April 1, 2014; and October 29, 2014. (Id.
¶¶ 62-66.) They allege that the invitations for
those fundraisers stated that checks should be made out to
the SCCCC, which is controlled exclusively by Walsh without
oversight by other SCCP members. (Id.)
further allege that the money received through those
fundraisers is deposited into the bank accounts of either the
SCCCHK or SCCCC, which are under Walsh's control, and
that Walsh's monthly SCCP stipend of $5, 117.00 is paid
through those contributions. (Id. ¶¶
46-47.) Walsh purportedly created both of these entities
“to receive and divert funds intended to be contributed
to the SCCP.” (Id. ¶¶ 35-36.)
Plaintiffs further allege that Walsh receives other funds for
his benefit through the SCCCHK and the SCCCC that were never
authorized by the SCCP Executive Committee, such as $1, 200
per month for his car, gas reimbursement, insurance
reimbursement, and miscellaneous office expenses.
(Id. ¶¶ 48-49, 67.) Plaintiffs assert
that, during 2013 and 2014, the majority of SCCCHK and
SCCCC's expenditures were for Walsh's individual
gain; specifically, SCCCHK's July 2014 disclosure to the
New York State Board of Elections showed that of the $44,
950.13 in total expenditures, $41, 711.87 was used for
Walsh's personal benefit. (Id. ¶ 68.)
BTCC commenced this action on October 17, 2014 (ECF No. 1)
and filed the FAC on November 24, 2014 (ECF No. 9).
Defendants moved to dismiss on March 13, 2015 (ECF No. 16),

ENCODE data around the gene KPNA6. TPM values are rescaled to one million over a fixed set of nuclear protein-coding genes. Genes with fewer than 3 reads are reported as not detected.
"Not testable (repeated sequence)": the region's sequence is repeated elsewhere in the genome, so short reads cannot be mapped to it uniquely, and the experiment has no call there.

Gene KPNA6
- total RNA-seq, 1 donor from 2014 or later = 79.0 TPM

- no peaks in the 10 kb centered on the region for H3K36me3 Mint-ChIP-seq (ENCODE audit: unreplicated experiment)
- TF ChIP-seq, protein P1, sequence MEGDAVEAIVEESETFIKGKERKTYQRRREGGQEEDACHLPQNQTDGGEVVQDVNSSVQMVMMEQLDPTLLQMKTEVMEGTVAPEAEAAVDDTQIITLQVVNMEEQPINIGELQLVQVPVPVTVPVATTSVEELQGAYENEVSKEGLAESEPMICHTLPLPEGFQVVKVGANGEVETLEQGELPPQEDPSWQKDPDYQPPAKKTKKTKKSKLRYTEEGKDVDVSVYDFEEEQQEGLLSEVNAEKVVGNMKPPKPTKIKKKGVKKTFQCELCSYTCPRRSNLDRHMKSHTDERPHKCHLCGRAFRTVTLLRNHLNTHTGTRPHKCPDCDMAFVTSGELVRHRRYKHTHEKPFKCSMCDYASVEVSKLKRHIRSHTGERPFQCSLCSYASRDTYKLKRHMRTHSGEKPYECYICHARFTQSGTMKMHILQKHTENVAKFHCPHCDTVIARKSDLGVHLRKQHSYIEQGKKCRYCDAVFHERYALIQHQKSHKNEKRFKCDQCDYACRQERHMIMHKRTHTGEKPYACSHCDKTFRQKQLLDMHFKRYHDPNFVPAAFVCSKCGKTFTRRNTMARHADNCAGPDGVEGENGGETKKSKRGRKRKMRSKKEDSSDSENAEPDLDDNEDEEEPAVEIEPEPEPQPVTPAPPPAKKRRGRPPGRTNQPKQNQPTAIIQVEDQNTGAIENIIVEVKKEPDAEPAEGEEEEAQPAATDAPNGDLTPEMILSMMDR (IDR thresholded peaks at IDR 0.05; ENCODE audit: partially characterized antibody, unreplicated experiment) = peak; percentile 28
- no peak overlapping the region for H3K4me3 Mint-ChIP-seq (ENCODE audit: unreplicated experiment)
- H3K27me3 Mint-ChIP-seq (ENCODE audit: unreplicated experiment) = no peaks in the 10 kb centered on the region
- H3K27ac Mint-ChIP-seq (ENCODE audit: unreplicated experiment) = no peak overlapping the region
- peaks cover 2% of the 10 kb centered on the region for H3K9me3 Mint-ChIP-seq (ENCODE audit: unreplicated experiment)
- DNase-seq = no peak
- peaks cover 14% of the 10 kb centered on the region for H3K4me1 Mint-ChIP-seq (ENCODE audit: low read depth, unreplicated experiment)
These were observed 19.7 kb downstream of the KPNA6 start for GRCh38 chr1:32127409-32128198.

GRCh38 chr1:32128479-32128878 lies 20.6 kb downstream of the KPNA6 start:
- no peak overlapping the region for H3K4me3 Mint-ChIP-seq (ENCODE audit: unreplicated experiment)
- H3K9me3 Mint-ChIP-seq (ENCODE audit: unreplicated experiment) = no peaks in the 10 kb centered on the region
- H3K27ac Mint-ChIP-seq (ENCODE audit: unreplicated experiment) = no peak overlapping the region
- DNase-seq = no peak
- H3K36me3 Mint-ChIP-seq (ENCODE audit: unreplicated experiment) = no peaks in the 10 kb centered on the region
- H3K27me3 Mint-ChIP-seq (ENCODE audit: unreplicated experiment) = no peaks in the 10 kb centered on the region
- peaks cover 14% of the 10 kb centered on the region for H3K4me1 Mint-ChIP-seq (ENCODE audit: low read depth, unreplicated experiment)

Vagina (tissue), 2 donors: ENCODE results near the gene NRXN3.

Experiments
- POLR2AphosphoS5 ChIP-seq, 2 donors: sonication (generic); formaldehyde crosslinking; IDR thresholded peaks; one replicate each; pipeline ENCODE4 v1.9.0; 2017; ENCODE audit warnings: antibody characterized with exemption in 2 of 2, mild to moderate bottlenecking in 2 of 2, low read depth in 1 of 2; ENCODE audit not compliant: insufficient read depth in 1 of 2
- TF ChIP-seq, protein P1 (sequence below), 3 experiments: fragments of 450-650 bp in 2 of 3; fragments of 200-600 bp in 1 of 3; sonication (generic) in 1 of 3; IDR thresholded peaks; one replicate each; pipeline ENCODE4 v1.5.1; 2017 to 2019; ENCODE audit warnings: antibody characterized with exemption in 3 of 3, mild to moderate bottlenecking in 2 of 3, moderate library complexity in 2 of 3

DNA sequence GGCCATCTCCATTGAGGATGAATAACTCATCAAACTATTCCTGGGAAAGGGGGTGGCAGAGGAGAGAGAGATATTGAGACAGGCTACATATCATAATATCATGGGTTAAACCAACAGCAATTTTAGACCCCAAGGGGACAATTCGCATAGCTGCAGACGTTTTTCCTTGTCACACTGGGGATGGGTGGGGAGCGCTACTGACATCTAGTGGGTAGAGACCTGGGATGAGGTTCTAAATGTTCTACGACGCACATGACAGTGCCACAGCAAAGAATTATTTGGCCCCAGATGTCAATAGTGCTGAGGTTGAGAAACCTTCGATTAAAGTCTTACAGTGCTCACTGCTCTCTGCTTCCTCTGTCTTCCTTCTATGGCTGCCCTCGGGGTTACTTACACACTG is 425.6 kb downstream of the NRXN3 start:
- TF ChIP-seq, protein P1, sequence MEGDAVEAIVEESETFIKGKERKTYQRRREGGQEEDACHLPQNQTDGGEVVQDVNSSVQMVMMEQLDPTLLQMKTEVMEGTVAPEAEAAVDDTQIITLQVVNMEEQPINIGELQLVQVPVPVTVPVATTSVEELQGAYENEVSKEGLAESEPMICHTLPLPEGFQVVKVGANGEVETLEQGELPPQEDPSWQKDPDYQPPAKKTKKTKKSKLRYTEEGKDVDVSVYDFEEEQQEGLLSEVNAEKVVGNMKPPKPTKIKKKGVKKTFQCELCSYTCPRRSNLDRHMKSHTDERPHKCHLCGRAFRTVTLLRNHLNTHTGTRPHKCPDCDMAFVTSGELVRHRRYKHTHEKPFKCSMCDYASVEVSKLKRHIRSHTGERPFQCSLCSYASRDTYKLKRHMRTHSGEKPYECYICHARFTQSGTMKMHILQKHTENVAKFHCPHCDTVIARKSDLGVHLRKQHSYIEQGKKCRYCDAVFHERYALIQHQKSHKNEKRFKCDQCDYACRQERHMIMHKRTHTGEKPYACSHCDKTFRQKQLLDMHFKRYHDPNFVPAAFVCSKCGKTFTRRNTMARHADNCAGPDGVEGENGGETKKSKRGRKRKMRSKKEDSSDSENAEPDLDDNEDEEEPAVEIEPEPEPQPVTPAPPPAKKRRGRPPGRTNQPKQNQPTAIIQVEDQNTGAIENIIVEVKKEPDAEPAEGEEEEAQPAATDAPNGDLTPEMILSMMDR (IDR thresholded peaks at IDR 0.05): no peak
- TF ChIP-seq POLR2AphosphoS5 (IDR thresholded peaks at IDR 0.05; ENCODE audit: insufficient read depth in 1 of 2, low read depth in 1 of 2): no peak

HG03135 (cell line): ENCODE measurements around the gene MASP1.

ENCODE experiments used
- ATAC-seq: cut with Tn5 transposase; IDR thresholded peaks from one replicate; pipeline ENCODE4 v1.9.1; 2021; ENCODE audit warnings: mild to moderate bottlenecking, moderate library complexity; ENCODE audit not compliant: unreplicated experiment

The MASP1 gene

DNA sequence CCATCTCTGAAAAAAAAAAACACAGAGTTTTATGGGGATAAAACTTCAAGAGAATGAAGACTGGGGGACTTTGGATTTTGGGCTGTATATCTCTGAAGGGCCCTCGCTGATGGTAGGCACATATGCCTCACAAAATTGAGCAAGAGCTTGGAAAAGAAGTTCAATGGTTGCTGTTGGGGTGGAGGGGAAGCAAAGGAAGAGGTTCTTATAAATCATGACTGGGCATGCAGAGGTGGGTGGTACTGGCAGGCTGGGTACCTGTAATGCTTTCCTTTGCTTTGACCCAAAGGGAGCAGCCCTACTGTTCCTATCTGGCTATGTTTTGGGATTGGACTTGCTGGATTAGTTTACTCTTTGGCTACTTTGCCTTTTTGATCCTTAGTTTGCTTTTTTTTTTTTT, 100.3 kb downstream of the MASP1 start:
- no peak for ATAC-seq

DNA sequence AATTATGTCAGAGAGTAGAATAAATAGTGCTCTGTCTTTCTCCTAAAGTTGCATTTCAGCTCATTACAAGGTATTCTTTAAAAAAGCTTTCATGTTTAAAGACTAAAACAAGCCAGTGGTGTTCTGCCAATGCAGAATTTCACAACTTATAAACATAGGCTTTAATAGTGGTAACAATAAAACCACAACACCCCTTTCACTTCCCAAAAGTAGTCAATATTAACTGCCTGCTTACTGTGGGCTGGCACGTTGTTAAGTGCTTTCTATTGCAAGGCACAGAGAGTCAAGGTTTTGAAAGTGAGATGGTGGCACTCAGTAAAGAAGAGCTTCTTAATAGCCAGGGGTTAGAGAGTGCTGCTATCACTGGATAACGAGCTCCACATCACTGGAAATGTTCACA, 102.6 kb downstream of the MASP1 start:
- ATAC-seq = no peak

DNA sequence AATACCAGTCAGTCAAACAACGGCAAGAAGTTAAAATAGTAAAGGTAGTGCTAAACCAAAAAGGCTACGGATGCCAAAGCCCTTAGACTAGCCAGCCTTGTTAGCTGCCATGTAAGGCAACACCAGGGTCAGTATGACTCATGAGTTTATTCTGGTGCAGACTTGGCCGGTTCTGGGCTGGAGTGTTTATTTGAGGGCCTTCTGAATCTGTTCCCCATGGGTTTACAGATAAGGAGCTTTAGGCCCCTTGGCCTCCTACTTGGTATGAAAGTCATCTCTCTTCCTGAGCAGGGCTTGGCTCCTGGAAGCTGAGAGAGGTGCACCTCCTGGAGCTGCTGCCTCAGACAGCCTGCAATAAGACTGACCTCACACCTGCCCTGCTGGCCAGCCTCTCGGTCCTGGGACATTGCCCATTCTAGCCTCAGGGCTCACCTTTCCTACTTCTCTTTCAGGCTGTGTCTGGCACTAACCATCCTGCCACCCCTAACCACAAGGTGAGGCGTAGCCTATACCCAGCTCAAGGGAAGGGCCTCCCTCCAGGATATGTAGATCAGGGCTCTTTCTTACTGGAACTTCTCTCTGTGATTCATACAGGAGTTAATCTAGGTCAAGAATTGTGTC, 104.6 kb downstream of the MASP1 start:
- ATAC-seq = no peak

and after the parties fully briefed that motion and the Court
heard oral argument, the Court issued the Memorandum and
Order dismissing the RICO claim with leave to re-plead (ECF
plaintiffs filed the SAC on April 22, 2016. (ECF No. 22.)
Defendants moved to dismiss that pleading on September 20,
2016 (ECF No. 29); plaintiffs filed their opposition on
December 23, 2016 (ECF No. 32); and defendants replied on
January 28, 2017 (ECF No. 34). The Court held oral argument
on February 8, 2017 (ECF No. 35) and has fully considered the
Standard of Review
reviewing a motion to dismiss pursuant to Federal Rule of
Civil Procedure 12(b)(6), the Court must accept the factual
allegations set forth in the complaint as true and draw all
reasonable inferences in favor of the plaintiff. See
Cleveland v. Caplaw Enters., 448 F.3d 518, 521 (2d Cir.
2006); Nechis v. Oxford Health Plans, Inc., 421 F.3d
96, 100 (2d Cir. 2005). “In order to survive a motion
to dismiss under Rule 12(b)(6), a complaint must allege a
plausible set of facts sufficient ‘to raise a right to
relief above the speculative level.'” Operating
Local 649 Annuity Trust Fund v. Smith Barney Fund Mgmt.
LLC, 595 F.3d 86, 91 (2d Cir. 2010) (quoting Bell
Atl. Corp. v. Twombly, 550 U.S. 544, 555 (2007)). ...